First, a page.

The report also looked at tax factors specific to U.S. companies and found indications of the administrative burden that tax complexity creates. Unrecognized tax benefits (UTBs) represent the difference between the amount of money that a company allocates for taxes and the amount that it is certain that it owes. Because corporate operations and the tax code are extremely complex, there can be a great deal of uncertainty about what a company owes. In many cases, the position that the company takes may be disputed by the government. This amount can therefore serve as a measure of uncertainty. UTBs averaged $253 million per company in 2014, an increase of 1 percent over the prior year. Depending upon the company, this figure could represent a significant portion of potential profits.

The report also looked at how many tax years each company still had open. It typically takes the Internal Revenue Service years to agree that a corporation has paid the correct amount of taxes and can close its books on a fiscal year. The report found that the average U.S. company had over six prior years open. A number of companies were still trying to resolve tax issues from more than a decade ago. The result of these long review periods is continued uncertainty and higher compliance costs.

U.S. companies continue to pay higher effective tax rates than their foreign competitors. It is clear that this disadvantage would be even greater if they were not allowed to defer foreign income that has been permanently invested overseas. This ability partially makes up for the fact that the United States, unlike other countries, taxes all of a company’s profits wherever they are earned. As indicated above, were it not for this provision, effective rates would be 1.6 percentage points higher. The disadvantage would also be even higher if it were not for key incentives and deductions like the R&D tax credit.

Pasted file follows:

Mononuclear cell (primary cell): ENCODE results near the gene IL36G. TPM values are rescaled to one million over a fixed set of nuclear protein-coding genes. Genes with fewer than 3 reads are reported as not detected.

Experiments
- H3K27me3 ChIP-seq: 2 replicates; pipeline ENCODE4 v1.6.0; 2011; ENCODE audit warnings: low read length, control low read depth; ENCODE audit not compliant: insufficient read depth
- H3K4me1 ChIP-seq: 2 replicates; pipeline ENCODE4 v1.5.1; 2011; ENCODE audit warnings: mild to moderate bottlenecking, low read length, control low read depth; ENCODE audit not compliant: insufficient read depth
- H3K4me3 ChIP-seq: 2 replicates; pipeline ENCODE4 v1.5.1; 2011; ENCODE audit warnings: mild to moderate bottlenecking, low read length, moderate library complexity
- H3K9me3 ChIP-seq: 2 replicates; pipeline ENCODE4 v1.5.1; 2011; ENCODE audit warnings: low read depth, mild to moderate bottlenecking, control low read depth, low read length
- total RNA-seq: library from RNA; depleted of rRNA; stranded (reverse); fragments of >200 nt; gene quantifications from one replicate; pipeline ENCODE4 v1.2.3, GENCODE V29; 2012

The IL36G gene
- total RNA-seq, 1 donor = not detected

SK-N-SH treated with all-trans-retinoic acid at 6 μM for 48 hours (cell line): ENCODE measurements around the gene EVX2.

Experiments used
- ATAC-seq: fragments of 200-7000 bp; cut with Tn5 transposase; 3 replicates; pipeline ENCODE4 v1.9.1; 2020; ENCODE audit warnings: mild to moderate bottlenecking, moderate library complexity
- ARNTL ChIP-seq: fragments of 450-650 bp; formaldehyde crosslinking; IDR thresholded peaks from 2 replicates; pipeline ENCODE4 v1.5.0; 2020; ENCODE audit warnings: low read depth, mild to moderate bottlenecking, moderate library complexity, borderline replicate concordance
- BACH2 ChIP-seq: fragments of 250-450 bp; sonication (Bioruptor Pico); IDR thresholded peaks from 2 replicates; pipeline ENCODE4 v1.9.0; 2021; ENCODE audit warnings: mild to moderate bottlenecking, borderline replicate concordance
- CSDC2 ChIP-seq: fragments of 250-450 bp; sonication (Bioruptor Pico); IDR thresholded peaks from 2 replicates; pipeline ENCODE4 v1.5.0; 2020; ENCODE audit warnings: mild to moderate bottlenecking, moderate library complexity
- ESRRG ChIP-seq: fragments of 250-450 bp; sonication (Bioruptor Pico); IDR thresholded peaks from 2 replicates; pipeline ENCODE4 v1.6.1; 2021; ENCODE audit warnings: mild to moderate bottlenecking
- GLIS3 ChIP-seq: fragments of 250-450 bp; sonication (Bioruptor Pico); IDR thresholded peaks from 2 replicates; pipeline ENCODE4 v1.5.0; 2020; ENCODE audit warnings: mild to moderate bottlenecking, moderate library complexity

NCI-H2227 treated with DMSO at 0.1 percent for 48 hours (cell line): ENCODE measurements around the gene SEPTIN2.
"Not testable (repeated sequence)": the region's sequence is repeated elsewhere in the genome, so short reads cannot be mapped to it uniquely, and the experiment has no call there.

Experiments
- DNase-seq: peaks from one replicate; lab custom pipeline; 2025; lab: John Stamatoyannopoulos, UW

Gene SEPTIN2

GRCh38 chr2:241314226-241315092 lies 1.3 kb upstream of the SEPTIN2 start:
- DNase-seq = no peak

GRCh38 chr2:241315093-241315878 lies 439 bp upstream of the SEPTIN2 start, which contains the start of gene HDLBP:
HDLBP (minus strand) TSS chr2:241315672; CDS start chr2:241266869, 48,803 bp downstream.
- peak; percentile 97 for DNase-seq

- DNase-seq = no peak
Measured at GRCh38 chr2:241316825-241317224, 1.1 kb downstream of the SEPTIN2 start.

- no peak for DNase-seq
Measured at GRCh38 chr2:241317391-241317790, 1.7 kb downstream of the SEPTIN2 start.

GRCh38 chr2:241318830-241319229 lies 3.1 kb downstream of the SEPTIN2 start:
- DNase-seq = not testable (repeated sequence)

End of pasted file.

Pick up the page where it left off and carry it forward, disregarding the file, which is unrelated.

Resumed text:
These statistics confirm the continued need not just for corporate tax reform, but for reform that lowers the effective rate. Reform that is revenue neutral and that only lowers the statutory rate without lowering the effective rate will do little for U.S. competitiveness. Therefore, while reform should lower the statutory rate it should not come at the expense of key incentives for productive investment, including research and development and investment in machinery and equipment (and the creation of a patent box). At the same time reform should tax only income in the United States. Until this happens, U.S. companies will continue to pay higher statutory and effective rates than their competitors.

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About the author

Joe Kennedy is a senior fellow at ITIF. For almost 30 years he has worked as an attorney and economist on a wide variety of public policy issues. His previous positions include chief economist with the U.S. Department of Commerce and general counsel for the U.S. Senate Permanent Subcommittee on Investigations. He is president of Kennedy Research, LLC, and the author of Ending Poverty: Changing Behavior, Guaranteeing Income, and Transforming Government (Rowman & Littlefield, 2008). Kennedy has a law degree and a master’s degree in agricultural and applied economics from the University of Minnesota and a Ph.D. in economics from George Washington University.